What is “A Werewolf Boy”? (besides a South Korean box office smash)

A Werewolf BoyI’ve been seeing a lot of online enthusiasm for South Korean film “A Werewolf Boy” over the past two months, but most of the talk has been about how well it’s doing financially, not about the content of the film itself. Today I decided to eschew Google News summaries in favour of a little research, and here’s what I found:

…young Suni and her family moved to a small village in Korea. There, they encounter a bedraggled orphan boy hiding under a bush and take him in out of pity. Called a “wolf boy” by some for his feral behavior and uncommon strength, Suni teaches the boy how to eat at a table, and read and write so that he might one day live among people. He repays her kindness with a devotion unequalled by any human being, a love that exceeds all normal expectations.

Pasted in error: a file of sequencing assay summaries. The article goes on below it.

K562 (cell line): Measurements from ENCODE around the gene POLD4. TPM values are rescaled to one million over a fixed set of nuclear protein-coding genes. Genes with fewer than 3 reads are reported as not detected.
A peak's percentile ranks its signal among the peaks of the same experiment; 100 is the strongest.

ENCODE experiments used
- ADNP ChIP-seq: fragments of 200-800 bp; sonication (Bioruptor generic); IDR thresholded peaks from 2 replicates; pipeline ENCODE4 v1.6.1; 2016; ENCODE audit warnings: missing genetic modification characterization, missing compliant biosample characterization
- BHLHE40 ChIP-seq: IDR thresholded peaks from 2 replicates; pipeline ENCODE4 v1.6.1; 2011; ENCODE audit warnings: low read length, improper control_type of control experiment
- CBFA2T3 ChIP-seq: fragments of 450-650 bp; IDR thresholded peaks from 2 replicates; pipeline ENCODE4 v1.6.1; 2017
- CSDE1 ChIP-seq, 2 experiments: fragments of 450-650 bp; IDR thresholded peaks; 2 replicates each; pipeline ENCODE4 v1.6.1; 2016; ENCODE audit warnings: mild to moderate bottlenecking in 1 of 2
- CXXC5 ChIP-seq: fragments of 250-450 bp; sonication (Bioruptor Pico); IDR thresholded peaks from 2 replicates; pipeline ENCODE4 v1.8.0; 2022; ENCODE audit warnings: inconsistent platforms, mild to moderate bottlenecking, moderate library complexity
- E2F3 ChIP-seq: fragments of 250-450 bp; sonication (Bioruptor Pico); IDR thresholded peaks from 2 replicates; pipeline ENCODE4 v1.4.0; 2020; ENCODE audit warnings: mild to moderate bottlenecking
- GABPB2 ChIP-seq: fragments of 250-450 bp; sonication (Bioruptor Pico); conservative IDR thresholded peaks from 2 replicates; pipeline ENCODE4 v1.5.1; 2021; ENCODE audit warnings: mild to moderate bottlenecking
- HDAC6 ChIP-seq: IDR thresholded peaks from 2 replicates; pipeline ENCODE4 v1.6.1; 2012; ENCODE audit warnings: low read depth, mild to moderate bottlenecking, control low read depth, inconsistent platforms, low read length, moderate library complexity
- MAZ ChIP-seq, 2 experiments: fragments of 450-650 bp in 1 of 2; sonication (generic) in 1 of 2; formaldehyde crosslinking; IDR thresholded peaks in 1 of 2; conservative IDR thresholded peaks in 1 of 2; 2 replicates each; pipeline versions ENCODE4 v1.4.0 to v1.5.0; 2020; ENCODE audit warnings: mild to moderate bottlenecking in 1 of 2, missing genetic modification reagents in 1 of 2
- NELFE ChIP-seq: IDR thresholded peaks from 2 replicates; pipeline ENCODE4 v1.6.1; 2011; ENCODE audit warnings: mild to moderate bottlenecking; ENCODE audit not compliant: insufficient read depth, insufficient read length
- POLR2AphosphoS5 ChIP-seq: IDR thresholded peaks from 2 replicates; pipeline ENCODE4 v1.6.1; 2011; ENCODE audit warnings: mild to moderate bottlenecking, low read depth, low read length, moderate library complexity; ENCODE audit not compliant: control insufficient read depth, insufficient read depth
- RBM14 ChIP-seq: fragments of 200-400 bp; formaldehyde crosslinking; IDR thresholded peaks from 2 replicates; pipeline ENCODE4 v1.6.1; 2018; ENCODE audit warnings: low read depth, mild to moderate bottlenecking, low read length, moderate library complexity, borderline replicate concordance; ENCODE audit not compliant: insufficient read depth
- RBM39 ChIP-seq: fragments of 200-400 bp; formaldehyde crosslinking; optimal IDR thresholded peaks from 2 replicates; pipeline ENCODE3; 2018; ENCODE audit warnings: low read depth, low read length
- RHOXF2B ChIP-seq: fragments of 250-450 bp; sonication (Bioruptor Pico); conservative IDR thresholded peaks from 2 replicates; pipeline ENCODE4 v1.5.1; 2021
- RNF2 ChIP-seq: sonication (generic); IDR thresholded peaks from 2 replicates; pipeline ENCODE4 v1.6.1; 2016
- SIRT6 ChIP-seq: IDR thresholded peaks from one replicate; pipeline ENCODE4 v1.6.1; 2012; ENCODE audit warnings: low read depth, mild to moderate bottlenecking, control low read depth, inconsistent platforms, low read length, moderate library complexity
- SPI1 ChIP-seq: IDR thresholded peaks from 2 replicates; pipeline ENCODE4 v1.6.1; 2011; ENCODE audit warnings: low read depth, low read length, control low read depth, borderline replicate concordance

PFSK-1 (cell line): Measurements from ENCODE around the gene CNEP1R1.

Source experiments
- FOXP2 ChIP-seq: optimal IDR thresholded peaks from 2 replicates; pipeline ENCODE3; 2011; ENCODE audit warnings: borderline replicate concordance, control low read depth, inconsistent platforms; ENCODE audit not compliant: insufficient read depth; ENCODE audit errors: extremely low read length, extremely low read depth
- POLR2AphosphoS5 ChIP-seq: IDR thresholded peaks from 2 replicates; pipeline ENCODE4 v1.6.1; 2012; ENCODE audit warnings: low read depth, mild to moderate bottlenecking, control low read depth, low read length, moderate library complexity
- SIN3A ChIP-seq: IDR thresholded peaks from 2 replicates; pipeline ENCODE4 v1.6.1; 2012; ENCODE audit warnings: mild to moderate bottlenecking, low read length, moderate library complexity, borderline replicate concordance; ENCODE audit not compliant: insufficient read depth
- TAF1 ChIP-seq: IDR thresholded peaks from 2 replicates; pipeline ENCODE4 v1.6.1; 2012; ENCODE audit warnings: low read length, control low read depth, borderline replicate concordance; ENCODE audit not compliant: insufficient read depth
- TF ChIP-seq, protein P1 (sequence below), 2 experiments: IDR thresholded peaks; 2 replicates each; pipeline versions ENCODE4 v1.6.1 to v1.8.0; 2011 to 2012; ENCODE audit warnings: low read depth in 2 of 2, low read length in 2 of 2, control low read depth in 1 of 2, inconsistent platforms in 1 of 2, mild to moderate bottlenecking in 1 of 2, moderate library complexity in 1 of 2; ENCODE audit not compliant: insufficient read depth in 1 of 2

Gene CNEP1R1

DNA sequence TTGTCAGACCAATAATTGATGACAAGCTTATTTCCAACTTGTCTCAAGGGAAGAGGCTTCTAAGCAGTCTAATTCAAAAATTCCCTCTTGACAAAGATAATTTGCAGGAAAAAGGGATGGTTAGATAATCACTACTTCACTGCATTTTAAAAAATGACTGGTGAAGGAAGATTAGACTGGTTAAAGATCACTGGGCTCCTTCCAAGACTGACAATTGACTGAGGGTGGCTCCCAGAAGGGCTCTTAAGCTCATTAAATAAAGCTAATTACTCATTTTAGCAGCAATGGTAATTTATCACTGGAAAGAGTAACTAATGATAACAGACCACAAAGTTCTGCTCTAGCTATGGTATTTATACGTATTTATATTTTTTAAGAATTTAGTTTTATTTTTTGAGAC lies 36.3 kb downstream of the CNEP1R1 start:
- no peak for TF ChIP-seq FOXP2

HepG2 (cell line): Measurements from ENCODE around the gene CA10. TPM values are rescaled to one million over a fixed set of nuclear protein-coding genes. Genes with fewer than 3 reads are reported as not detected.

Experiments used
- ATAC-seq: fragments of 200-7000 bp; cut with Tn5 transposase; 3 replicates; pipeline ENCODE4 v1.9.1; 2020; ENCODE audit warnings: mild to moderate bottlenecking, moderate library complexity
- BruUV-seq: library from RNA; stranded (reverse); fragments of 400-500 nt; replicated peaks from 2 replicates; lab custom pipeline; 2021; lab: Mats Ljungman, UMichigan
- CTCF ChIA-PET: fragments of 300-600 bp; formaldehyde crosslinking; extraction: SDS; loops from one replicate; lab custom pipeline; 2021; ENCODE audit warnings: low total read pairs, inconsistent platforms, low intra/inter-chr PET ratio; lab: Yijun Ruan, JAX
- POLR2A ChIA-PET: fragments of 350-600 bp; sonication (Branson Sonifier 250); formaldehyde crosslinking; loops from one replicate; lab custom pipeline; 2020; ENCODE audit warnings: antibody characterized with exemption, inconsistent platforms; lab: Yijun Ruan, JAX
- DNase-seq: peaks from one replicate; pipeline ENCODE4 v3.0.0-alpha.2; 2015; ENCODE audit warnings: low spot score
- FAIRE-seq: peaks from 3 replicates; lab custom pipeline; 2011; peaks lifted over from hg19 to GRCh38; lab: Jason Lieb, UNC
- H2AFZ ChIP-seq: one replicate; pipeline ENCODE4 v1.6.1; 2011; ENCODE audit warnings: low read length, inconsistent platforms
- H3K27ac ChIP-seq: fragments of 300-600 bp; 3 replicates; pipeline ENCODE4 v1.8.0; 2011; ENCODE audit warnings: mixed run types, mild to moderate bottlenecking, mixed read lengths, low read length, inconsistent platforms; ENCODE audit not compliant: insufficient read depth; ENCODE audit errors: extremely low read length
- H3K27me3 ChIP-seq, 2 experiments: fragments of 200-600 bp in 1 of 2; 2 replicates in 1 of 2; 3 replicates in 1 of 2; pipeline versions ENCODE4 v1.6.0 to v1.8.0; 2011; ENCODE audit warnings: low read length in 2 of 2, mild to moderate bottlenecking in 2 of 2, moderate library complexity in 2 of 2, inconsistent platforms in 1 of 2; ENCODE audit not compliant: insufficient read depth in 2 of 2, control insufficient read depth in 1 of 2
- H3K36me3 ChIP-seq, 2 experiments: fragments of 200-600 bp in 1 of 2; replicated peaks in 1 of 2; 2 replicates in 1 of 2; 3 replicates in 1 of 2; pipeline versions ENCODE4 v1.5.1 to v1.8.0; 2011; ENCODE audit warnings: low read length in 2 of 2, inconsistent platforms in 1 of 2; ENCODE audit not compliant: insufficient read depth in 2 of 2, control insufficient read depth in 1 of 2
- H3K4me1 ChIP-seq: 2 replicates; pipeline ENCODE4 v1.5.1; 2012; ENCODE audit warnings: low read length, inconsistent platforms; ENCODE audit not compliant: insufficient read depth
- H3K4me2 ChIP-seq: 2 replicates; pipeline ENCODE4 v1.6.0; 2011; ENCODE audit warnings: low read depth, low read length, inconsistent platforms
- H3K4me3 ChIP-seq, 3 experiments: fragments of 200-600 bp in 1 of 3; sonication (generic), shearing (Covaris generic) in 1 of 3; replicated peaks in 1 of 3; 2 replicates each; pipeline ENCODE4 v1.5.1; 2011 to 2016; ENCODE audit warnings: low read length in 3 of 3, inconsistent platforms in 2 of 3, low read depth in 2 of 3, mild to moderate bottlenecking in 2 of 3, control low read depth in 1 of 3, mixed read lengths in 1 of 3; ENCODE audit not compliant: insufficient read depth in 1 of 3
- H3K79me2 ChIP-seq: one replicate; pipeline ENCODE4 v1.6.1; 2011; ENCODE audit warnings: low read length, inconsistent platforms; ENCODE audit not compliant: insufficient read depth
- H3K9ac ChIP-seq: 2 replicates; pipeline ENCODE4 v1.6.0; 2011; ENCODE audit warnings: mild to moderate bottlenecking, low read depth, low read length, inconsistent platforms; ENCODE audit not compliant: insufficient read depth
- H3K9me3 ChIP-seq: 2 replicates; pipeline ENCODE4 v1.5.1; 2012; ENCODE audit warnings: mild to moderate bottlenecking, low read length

It’s the first commercial film by writer/director Jo Sung-hee, and it stars Song Joong-ki as the titular werewolf boy and Park Bo-young as the girl who tames and befriends him. According to Korea JoongAng Daily, it became “the most-watched Korean melodrama to date” within two weeks of release, and by all accounts it’s made a ton of money. So far it’s had a very low-key release in North America, limited to the Toronto International Film Festival and a handful of what look like art-house showings listed on the film’s North American web site.

So is “A Werewolf Boy” something your average werewolf fan might actually want to see? Viewer feedback so far indicates that there’s no actual lycanthropy in the film, and the fact that its original title (늑대소년 / “Neukdae Sonyeon”) literally translates as “Wolf Boy” is somewhat telling. Nevertheless, there are some scenes in the trailer (including a claw turning back into a human hand) that make me curious. When it’s released digitally, I’ll pick up a copy and let Werewolf News readers know what I find.